Evidence of Cowen’s Great Stagnation and Reasons Not to “Blame the Neoliberals” in Tony Judt’s Postwar

A progressive trope, with no small amount of popular buy-in, is that neoliberalism, or Thatcher-Reaganism, in the 1980s killed the post-war economic miracle in Europe (and middle-class prosperity in the United States).

Tony Judt — no one’s neoliberal shill — provides in his well-drawn “History of Europe since 1945,” Postwar, a helpful corrective to the aforementioned chronology. Market liberalization was a response to a stalled Western growth engine, not its cause.

“There was a further complicating element in the choices facing policymakers in the 1970s. The economic crisis, however circumstantial and conjunctural its trig­gers, coincided with a far-reaching transformation which governments could do lit­tle to arrest. In the course of a generation, Western Europe had undergone a third ‘industrial revolution’; the smokestack industries that had been so much a part of daily life just a few years before were on their way out. If steelworkers, miners, car workers and mill hands were losing jobs, it wasn’t just because of a cyclical down­ turn in the local economy, or even a by-product of the oil crisis. The venerable man­ufacturing economy of Western Europe was disappearing.

The evidence was incontrovertible, though policymakers had for some years been trying hard to ignore its implications.”

Tony Judt, Postwar: A History of Europe Since 1945, 458 (The Penguin Press; 2005)

The reckoning for globally uncompetitive industries — and their workers — was profound.

“But as more non-European countries entered the industrial ranks, competition increased, the price fell and the market for expensively produced European steel collapsed. Between 1974 and 1986 British steelworkers lost 166,000 jobs (though in the latter year the UK’s major manufacturer, the British Steel Cor­poration, made a profit for the first time in over a decade). Shipbuilding declined for similar reasons; motor car manufacturing and textiles likewise. Courtaulds, the UK’s leading textile and chemical combine, reduced its workforce by 50 percent in the years 1977-83.

The recession of the Seventies saw an acceleration of job losses in virtually every traditional industry. Before 1973 the transformation was already under way in coal, iron, steel, engineering; thereafter it spread to chemicals, textiles, paper and con­ sumer goods. Whole regions were traumatized: between 1973 and 1981 the British West Midlands, home of small engineering firms and car plants, lost one in four of its workforce. The industrial zone of Lorraine, in north-west France, lost 28 per­ cent of its manufacturing jobs. The industrial workforce in Lüneburg, West Ger­many, fell by 42 percent in the same years. When FIAT of Turin began its switch to robotization at the end of the 1970s, 65,000 jobs (out of a total of 165,000) were lost in just three years. In the city of Amsterdam, 40 percent of the workforce was em­ ployed in industry in the 1950s; a quarter of a century later the figure was just one employee in seven.”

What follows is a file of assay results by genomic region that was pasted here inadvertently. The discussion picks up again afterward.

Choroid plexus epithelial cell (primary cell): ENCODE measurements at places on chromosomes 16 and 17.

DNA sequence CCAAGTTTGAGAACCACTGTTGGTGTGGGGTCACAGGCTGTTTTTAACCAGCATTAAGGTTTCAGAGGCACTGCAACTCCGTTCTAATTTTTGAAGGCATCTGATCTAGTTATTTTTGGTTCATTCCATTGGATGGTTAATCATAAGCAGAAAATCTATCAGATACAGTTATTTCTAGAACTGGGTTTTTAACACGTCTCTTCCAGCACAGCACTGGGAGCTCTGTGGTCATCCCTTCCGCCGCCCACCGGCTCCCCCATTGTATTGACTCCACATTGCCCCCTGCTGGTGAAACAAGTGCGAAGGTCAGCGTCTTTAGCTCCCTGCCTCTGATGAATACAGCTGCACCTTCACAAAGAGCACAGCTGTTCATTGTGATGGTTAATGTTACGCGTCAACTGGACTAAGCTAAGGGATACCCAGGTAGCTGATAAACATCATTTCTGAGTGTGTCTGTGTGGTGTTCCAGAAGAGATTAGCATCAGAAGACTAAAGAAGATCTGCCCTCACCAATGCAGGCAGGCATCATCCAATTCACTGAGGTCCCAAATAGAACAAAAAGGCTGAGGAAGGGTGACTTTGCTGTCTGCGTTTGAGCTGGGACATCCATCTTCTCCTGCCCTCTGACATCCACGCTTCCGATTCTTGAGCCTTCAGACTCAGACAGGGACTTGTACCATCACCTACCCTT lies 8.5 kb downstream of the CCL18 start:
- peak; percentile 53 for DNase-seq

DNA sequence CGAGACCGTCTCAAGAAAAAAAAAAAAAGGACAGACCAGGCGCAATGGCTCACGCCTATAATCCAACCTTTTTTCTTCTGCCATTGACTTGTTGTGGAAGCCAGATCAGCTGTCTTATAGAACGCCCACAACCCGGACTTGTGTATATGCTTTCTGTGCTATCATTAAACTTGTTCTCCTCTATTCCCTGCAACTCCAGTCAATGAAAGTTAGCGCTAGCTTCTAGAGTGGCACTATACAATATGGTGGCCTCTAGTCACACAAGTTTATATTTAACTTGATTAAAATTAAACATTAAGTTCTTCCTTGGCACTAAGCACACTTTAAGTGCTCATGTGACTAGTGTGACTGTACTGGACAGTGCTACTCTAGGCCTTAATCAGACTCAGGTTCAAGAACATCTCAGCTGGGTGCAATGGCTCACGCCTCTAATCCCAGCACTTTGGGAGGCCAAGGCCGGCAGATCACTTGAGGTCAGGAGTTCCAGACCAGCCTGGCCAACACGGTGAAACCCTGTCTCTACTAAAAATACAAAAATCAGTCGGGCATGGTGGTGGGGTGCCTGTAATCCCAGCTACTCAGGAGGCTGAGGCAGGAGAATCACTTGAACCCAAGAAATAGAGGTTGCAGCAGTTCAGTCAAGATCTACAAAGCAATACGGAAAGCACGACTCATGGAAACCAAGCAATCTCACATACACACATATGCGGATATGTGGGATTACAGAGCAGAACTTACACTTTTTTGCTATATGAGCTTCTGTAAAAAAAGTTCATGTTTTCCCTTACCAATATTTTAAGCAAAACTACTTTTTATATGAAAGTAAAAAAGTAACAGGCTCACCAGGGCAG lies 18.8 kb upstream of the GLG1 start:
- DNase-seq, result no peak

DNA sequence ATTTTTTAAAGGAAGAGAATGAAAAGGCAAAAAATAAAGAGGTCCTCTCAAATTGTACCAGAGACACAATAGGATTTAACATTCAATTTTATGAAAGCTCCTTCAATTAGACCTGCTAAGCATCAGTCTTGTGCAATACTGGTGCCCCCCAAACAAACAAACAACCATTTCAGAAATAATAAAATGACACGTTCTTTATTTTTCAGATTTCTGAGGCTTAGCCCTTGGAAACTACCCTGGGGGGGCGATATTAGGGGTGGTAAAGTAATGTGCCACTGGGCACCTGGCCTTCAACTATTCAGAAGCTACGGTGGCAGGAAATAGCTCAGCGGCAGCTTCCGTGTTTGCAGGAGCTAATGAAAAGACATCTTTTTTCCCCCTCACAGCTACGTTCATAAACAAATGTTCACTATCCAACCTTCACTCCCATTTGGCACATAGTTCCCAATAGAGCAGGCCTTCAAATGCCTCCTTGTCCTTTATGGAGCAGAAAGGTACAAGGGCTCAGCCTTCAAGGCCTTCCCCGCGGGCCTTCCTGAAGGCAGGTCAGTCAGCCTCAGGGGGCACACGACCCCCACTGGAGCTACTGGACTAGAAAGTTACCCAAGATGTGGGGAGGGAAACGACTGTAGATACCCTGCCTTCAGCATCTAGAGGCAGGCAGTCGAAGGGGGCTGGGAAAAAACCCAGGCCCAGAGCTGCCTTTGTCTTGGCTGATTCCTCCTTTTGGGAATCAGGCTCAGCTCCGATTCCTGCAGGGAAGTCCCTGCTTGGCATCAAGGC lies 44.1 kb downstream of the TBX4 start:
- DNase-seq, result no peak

Judt, 459

The “neoliberal” medicine would not come before doubling down on traditional remedies. It’s not that propping up ailing industries wasn’t tried. It was. Early and often.

“Faced with an unprecedented raft of demands for job security and wage protection, European leaders initially resorted to proven past practice. Inflationary wage settlements were negotiated with powerful unions in Britain and France; in Italy a flat-rate indexing system linking wages to prices, the Scala Mobile, was inaugurated in 1975. Ailing industries—steel especially—were taken under the wing of the state, much as in the initial round of post-war nationalizations: in the UK the ‘Steel Plan’ of 1977 saved the industry from collapse by cartelizing its price structure and effectively abolishing local price competition; in France the bankrupt steel combines of Lorraine and the industrial center of the country were regrouped into state-regulated conglomerates underwritten from Paris. In West Germany the Federal government, following form, encouraged private consolidation rather than state control, but with similar cartelizing outcomes. By the mid-seventies one hold- ing company, Ruhrkohle AG, was responsible for 95 percent of the mining output of the Ruhr district.

What remained of the domestic textile industries of France and Britain was preserved, for the sake of the jobs it offered in depressed regions, by substantial direct job subsidies (paying employers to keep on workers they didn’t need) and protective measures against third-world imports.”

Judt, 460

But denial could not go on forever.

“The post-war welfare states rested upon two implicit assumptions: that economic growth and job creation (and thus government income) would continue at the high levels of the fifties and sixties; and that birth-rates would remain well above replacement level, ensuring a ready supply of new tax-payers to pay for their parents’—and grandparents’— retirement. Both assumptions were now open to question, but the demographic miscalculation was the more dramatic of the two. By the beginning of the 1980s, in Western Europe, the population replacement ratio of 2.1 children per woman was being met or exceeded only in Greece and Ireland.”